United States District Court, W.D. Tennessee, Eastern Division
ORDER DENYING DEFENDANT'S MOTION TO STAY
THOMAS ANDERSON CHIEF UNITED STATES DISTRICT JUDGE
the Court is the motion of Defendant Precision Industries,
Inc. to stay the proceedings in this case. (ECF No. 15.)
Defendant contends that this lawsuit should not move forward
until all costs have been fully resolved and paid in
Plaintiff's previous lawsuit in Tennessee state court,
pursuant to Federal Rule of Civil Procedure 41(d). Plaintiff
has filed a response in opposition (ECF No. 20), to which
Defendant has replied (ECF No. 28), making the matter ripe
for adjudication. For the reasons discussed below,
Defendant's motion is DENIED.
State Court Proceedings
October 19, 2012, Ricardo Torres and Adriana Chavira filed
suit in the Circuit Court of Hardeman County, Tennessee
against Precision Industries, Terry Hedrick, and Vicki
Hedrick, claiming wrongful termination. (ECF No. 20-1.) The
plaintiffs alleged that Torres was fired from his employment
at Precision Industries because he hired an attorney and
attempted to file a workers' compensation claim after
being injured on the job. (Id. at 2.) They further
alleged that Chavira, Torres' co-habiting partner and
co-parent of three minor children, was subsequently fired
because of her close, intimate relationship with Torres.
(Id. at 3.) The case proceeded through discovery,
which included requests for admission (ECF No. 20-3),
depositions (ECF Nos. 20-4, 28-1), interrogatories (ECF No.
28-2), and requests for production (id.). On
December 23, 2013, the court granted summary judgment to the
defendants regarding Torres' retaliatory discharge claim
on standing grounds. (ECF No. 20-5.) Torres appealed this
decision to the Tennessee Court of Appeals, which ruled in
his favor and reversed the trial court. See Torres v.
Precision Indus., No. W2014-00032-COA-R3CV, 2014 WL
3827820 (Tenn. Ct. App. Aug. 5, 2014). By mid-2016, the trial
court had ruled on two motions in limine. (See ECF
Nos. 15-3, 15-5.) On October 19, 2016, Plaintiff filed a
motion for a voluntary dismissal, pursuant to Tennessee Rule
of Civil Procedure 40.01. (ECF No. 15-6.)
Case No. 1:16-cv-01319-STA-egb
filed suit in this Court on December 19, 2016, bringing
substantially the same claim as before, alleging wrongful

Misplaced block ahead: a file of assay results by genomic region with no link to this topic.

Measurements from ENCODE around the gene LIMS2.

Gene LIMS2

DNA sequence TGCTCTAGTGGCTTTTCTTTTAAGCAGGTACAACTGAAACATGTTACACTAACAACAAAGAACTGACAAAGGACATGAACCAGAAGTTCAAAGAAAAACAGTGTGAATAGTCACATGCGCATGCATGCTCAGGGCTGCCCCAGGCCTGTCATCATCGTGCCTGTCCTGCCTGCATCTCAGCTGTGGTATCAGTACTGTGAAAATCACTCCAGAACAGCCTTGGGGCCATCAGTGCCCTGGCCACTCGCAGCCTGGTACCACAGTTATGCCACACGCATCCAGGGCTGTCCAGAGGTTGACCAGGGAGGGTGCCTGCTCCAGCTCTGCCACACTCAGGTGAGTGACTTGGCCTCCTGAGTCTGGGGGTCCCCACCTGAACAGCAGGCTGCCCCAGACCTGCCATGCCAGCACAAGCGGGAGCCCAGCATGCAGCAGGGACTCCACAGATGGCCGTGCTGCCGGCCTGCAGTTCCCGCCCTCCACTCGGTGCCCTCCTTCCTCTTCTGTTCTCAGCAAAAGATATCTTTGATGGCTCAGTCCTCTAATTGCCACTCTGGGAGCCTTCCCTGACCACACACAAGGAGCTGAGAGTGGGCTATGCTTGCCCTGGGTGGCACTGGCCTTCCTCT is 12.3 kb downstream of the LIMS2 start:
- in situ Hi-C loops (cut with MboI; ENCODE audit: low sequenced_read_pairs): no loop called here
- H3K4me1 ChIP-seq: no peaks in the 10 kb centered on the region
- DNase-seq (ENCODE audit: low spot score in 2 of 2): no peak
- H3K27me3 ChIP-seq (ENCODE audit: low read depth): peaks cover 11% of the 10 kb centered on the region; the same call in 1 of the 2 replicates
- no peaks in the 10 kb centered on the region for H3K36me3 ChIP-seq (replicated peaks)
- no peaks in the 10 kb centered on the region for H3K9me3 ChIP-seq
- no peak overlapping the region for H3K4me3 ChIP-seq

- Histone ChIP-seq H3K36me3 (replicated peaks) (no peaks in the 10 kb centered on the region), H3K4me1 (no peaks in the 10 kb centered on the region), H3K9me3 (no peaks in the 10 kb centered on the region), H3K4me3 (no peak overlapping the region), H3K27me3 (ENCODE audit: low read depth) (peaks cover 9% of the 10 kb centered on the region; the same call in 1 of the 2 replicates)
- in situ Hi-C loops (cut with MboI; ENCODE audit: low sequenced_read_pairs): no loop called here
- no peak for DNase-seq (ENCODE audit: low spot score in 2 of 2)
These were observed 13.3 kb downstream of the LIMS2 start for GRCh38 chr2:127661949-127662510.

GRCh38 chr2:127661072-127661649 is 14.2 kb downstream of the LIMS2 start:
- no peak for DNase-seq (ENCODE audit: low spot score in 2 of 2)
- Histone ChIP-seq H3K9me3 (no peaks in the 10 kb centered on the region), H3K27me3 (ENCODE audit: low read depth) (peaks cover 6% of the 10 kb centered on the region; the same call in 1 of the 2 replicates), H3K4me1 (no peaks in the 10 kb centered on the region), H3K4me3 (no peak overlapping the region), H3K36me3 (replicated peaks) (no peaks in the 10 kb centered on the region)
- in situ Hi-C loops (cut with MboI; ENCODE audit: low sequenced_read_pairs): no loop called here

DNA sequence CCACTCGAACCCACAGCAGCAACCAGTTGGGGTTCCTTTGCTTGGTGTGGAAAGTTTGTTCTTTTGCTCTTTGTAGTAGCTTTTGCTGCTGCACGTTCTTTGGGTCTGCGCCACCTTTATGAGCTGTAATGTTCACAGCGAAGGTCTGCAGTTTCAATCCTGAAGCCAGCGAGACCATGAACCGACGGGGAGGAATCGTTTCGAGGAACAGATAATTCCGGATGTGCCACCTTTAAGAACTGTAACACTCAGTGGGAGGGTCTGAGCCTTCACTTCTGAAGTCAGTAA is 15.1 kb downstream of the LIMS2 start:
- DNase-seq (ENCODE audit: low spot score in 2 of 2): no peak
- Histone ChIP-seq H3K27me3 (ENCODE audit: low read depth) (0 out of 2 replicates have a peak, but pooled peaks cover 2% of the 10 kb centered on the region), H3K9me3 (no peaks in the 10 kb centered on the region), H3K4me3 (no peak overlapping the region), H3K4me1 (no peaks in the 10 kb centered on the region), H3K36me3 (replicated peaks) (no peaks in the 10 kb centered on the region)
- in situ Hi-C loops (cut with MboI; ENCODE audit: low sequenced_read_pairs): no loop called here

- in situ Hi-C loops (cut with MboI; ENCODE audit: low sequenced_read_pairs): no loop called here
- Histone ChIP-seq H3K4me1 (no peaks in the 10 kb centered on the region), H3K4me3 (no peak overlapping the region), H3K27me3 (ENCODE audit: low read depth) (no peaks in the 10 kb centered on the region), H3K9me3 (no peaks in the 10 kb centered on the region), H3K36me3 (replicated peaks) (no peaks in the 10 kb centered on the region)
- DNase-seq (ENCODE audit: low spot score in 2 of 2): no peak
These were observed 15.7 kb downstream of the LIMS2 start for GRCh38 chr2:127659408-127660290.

termination in connection with a claim for workers'
compensation under Tennessee common law. (ECF No. 1.) While
this case contains fewer parties than the action in state
court, it shares one plaintiff and one defendant from that
case. Defendant now moves to stay the proceedings in this
case and requests an order requiring that Plaintiff pay the
costs incurred in his state court case before this action
moves forward. (ECF No. 15.)
Rule of Civil Procedure 41(d) provides that
plaintiff who previously dismissed an action in any court
files an action based on or including the same claim against
the same defendant, the court:
order the plaintiff to pay all or part of the costs of that
previous action; and
stay the proceedings until the plaintiff has complied.
Fed.R.Civ.P. 41(d). The purpose of the rule is “to
serve as a deterrent to forum shopping and vexatious
litigation, ” Duffy v. Ford Motor Co., 218
F.3d 623, 633 (6th Cir. 2000) (quoting Esquivel v.
Arau, 913 F.Supp. 1382, 1386 (C.D. Cal. 1996)),
“especially by plaintiffs who have suffered setbacks in
one court and dismiss to try their luck somewhere
else.” Rogers v. Wal-Mart Stores, Inc., 230
F.3d 868, 874 (6th Cir. 2000) (quoting Robinson v.
Nelson, No. 98- 10802-MLW, 1999 WL 95720, at *2 (D.
Mass. Feb. 18, 1999)). To this end, a court may consider the
plaintiff's motive in dismissing the previous action and
a showing of bad faith is not required. Duffy, 218
F.3d at 633 (citing Loubier v. Modern Acoustics,
Inc., 178 F.R.D. 17, 22- 23 (D. Conn. 1998)).
“[A]n award under the rule lies within the sound
discretion of the trial court, ” Hython v. City of
Steubenville, 94 F.3d 644 (6th Cir. 1996), and “a
number of courts have expressed reluctance to exercise their
discretion to award costs under Rule 41(d) when the result
would be to deprive innocent plaintiffs of their day in court
due to their inability to pay the defendant's costs,
” Duffy, 218 F.3d at 632 (collecting
avers that Plaintiff has engaged in the sort of vexatious,
forum shopping conduct that Rule 41(d) seeks to deter.
Specifically, Defendant focuses on the state court's
denial of two motions in limine, in which Plaintiff sought to
exclude evidence of his immigration status,  his prior arrest
and conviction for theft, and “his psychological
treatment for fear of African-Americans.” (ECF No.
15-3; see ECF No. 15-5.) When Plaintiff moved for
permission to file an interlocutory appeal as to the motion
regarding his immigration status, the court ...